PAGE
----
The production’s attempt to be liberal wasn’t helped by the fact that the strongest performance of the night came from Clifford Samuel, who played the most misogynistic character of the piece, Pentheus. Clifford was powerful and scarily convincing, but then with a gaggle of crazy, half-naked women thrusting about the stage, I couldn’t help but feel sorry for him and wish that he was living with us in the twenty-first century where women were not forced to behave in a variety of ways thought up by the male imagination. Oh, wait…

I can’t help but think, when I dislike a play as much as I disliked this one, that maybe I just didn’t ‘get it’; that it all just went straight over my head. Maybe Dunster, Walker and Darvill were being ironic all along and the uncomfortably sexist, racist and homophobic material in the play was all a device driving home their point about an equality that society now possesses a little more of? In reality though, Lightning Child was about as tongue-in-cheek as Miley Cyrus and Robin Thicke. And we all know Miley has a problem with keeping her tongue inside her cheek.

Thank God for Blue Stockings! And the play that Jessica Swale wrote about them, which provided the highlight of the Globe’s New Writes. A play teeming with a mix of fictional and non-fictional, sympathetic, well–drawn characters; Blue Stockings was the only one of the three not to make use of a narrator to pander to the audience, but instead recreated the story of Girton College’s fight for women’s right to graduate before our very eyes.

The play tugged on audience emotions as we got behind Elizabeth Welsh, the Mitress of Girton college, and her girls fight for equality in education; booing and hissing would accompany the offensive comments coming from the male Cambridge students and their Professors. The play wasn’t really as pantomime as all that though. It was a true account of the (almost) inescapable sexism of a patriarchy that had no holes in its armour until around the point in time that Jessica Swale chose to write about. It was the Globe space that lent beautifully to the immediacy of the audience reactions, but in another theatre this play would be just as powerful and likely to provoke stunned silences rather than whoops or boos. Dr Maudsley’s opinions, Swale shows, were a genuine belief that education could be of physical harm to a woman’s biology, and injuring our women with education would in turn have a very harmful impact on society (so, in his own way, Maudsley did care about women?!).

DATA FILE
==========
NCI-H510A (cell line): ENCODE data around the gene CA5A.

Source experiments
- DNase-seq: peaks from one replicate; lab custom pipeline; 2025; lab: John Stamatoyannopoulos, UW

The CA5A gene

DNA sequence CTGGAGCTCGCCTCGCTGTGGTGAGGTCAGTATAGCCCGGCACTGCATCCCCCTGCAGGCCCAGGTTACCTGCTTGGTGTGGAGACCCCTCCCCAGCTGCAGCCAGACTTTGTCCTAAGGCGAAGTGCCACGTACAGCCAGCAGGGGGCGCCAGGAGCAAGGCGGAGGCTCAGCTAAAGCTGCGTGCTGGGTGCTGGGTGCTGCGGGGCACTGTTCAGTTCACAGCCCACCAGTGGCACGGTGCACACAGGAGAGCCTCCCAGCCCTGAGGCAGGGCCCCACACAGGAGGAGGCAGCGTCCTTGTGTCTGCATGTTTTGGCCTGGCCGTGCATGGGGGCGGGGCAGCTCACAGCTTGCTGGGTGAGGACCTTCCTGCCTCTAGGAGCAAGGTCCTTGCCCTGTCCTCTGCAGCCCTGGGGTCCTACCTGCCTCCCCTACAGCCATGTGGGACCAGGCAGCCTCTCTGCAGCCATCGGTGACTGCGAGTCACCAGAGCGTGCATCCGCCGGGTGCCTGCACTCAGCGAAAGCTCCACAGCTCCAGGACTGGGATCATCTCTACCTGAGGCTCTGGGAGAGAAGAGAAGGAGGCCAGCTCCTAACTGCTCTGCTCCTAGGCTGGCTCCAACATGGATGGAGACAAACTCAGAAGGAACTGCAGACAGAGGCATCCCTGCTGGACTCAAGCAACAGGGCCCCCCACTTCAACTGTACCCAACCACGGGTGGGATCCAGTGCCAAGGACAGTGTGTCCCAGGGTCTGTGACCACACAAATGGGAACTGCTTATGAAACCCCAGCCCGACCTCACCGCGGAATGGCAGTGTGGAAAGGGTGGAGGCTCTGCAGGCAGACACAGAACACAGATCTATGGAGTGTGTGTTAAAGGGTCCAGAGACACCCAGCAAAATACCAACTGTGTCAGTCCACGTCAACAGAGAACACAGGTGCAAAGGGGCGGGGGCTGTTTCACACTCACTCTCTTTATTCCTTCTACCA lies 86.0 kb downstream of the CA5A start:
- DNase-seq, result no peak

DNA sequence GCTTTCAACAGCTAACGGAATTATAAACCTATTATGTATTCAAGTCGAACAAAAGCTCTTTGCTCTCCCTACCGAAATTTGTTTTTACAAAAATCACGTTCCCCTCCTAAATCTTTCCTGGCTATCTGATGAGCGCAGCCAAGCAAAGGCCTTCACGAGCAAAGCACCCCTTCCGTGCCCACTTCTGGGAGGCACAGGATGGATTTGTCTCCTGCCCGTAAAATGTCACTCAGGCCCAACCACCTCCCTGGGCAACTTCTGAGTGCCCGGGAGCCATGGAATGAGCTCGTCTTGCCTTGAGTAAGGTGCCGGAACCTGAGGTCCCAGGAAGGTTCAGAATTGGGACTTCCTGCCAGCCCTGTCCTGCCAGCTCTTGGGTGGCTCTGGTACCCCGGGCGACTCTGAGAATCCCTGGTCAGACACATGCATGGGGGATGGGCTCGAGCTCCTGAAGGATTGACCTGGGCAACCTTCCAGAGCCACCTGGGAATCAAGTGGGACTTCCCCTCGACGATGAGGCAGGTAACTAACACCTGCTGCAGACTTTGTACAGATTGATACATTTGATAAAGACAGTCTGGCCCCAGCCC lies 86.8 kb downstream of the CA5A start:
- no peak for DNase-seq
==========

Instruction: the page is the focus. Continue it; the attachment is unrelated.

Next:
Another thought provoked by Swale’s play was the legacy that we owe to the men that started to dent that armour of patriarchy – like Mr Banks, who was one of the only professors to have the guts and the belief in making the journey to Girton College to run science seminars for the female students. Swale highlighted the point, that should really be a more obvious one, that feminism, as a movement towards equality, is not solely a woman’s fight; a fight that unfortunately would not have even got off the ground without a handful of men moving away from the norm: the intrinsic irony of feminism.

The Globe New Writes of 2013 all addressed, in a myriad of ways, the struggle between men and women to live harmoniously together as equals. This overriding theme was perhaps a happy accident for Dominic Dromgoole as, when programming new writing, it is often hard to garner the direction the productions will go in. New plays are all, however, a product of the time that they have been written in and so perhaps, the Globe’s theme developed out of the growing media interest in the New Feminist Movement; and on the idea that equality is still a long way off (there were articles on the lack of female roles in London theatre late last year and, more recently, the highly publicised backlash to Miley Cyrus’ VMA performance, of which one of my fave articles was from this ‘non-feminist’ blog). Indeed, one of several parts of Swales play that jerked at my tear ducts was the banner that descended at the play’s finale, which simply read:

The Girton girls continued to match their male peers grade for grade. Eventually the Senate succumbed to pressure and Cambridge awarded women the right to graduate. It was fifty years later, in 1948.

The knowledge that all Elizabeth Welsh and the Girton College girls had gone through during the two and a half hour traffic of the Globe stage would have been repeated for fifty years was a bit too much for me to take. Then, on leaving the theatre, the thought of the lack of equality that still exists after fifty more years was exhausting.

On the other hand, perhaps, no-one else even spotted the overriding theme of the three plays and it’s just a product of my interpretation; of my own preoccupations as part of the bloody lovely all-female company that is Descent.

One thing’s for sure though, the Globe will continue to harp on about women during this season’s programme of Globe education events, which I encourage all to check out here. I’m particularly excited, after the wonderful all-female touring production that the Globe produced this year, for the lecture on The Taming of the Shrew, with Dr. Farah Karim-Cooper. See you there?!